Understanding Regulations, Legislation, and Guidance Interview Q&A

Posted on 11:15 AM by Bharathvn

Q: Why does my organization need to worry about regulations and legislation?
A: Two concepts drive this discussion: compliance and due diligence. If your organization falls under any particular piece of legislation or regulation, you must show that you are taking steps to be in compliance with the directive. If you are not in compliance, you may face fines or other sanctions against your organization. The other concept is due diligence. Due diligence addresses a logical, minimum, and necessary level of security within organizations to support and serve the customer and the employees. Failure with due diligence can result in customer dissatisfaction
and employee loss.

Q: Don’t all the regulations and legislation basically say the same thing?
A: Approximately 80 percent of all information security–related regulations and legislation basically say the same thing, which relates to the concept of due diligence. The remaining 20 percent relates to industry or governmental specific implementation requirements.

Q: What is the difference between a requirement and guidance?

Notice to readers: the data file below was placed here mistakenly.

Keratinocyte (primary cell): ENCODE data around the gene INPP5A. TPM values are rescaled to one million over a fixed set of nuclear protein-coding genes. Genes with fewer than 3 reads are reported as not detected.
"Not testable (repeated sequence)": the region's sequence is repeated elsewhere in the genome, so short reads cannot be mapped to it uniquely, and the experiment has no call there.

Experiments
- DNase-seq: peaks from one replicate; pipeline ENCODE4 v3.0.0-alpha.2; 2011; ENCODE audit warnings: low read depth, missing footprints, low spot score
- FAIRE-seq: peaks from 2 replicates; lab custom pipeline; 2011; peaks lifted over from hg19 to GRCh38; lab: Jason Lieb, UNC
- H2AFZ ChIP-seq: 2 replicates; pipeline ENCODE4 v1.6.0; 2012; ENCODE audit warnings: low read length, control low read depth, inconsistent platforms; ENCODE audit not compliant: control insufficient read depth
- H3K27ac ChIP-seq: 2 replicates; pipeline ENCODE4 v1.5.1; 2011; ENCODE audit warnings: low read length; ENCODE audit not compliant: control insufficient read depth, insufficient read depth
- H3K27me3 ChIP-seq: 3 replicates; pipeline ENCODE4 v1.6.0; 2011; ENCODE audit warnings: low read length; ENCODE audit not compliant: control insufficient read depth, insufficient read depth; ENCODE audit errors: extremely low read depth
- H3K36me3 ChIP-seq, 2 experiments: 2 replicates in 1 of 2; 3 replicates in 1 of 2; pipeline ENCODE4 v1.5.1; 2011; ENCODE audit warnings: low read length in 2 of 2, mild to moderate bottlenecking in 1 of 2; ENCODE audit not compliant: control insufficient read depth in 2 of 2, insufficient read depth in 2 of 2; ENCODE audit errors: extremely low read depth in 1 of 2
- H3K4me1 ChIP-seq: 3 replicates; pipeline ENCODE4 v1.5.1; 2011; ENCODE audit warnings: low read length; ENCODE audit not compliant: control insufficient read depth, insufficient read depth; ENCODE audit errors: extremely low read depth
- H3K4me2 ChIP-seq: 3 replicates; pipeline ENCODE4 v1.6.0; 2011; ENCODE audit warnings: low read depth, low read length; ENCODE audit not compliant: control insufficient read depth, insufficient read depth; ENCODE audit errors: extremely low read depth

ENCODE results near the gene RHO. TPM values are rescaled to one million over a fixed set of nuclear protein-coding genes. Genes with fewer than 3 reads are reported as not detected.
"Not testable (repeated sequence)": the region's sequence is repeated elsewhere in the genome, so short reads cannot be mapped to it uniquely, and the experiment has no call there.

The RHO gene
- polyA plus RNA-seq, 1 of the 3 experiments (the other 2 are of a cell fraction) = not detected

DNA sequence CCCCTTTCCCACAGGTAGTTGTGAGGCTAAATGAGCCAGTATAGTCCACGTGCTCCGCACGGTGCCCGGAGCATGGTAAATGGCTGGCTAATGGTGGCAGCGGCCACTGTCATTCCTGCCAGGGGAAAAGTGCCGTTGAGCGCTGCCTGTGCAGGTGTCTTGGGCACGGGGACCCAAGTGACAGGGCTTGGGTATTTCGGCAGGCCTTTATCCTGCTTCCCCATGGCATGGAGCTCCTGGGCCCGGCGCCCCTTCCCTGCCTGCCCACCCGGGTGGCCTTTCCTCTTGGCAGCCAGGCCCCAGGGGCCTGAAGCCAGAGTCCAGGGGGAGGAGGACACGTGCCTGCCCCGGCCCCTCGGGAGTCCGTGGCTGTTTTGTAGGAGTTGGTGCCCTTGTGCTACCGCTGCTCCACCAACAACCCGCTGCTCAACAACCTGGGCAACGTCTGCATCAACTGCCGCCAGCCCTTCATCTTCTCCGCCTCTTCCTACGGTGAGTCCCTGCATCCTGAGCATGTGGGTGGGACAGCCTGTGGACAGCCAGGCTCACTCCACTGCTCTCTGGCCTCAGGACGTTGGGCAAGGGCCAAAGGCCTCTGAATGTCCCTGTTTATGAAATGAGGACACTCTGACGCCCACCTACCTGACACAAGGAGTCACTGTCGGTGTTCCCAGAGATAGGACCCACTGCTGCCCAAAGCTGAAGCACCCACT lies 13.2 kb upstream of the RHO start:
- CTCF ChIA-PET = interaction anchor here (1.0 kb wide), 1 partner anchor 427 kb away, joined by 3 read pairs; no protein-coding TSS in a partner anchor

A: A requirement is something you must do. Guidance is something you might consider doing and implementing if it makes sense in your environment.

Q: What federal law regarding computer security and compliance applies to all government agencies under the executive branch of the United States government?
A: FISMA (Federal Information System Management Act).

Q: What FIPS document provides the guidance on the categorization and classification of risk for federal computer systems?
A: FIPS 199 – Standards for Security Categorization of Federal Information and Information Systems.

Q: What two NIST Special Publications provide the listing of security controls for federal information systems and how to access the controls?

A: NIST SP 800-53 – Recommended Security Controls for Federal Information Systems and NIST SP 800-53A – Guide for Assessing the Security Controls in Federal Information Systems.

Q: What government agency has the authority to set requirements for systems that contain national intelligence information?
A: The Central Intelligence Agency (CIA). The Director, CIA establishes rules for intelligence systems working with DoD and the military services.

Q: What is considered to be national infrastructure?
A: Food supplies, water supplies, power, public health, national defense, national icons, and national financial stability.

Q: I am a publicly held health care organization. What regulations or legislation do I have to worry about?
A: HIPAA, Sarbanes-Oxley, state requirements, and possibly PCI.

Q: Why was Sarbanes-Oxley passed?
A: In the wake of financial scandals at Enron and other companies, Congress passed Sarbanes- Oxley in an attempt to get public companies to provide accurate and ethical financial results to protect shareholders and employees from being financially hurt by intentional actions of individual decision-makers in the organization. With Sarbanes-Oxley, CEOs and CFOs must account for the accuracy of the information in the financial statements and can be held individually
accountable if they are not accurate.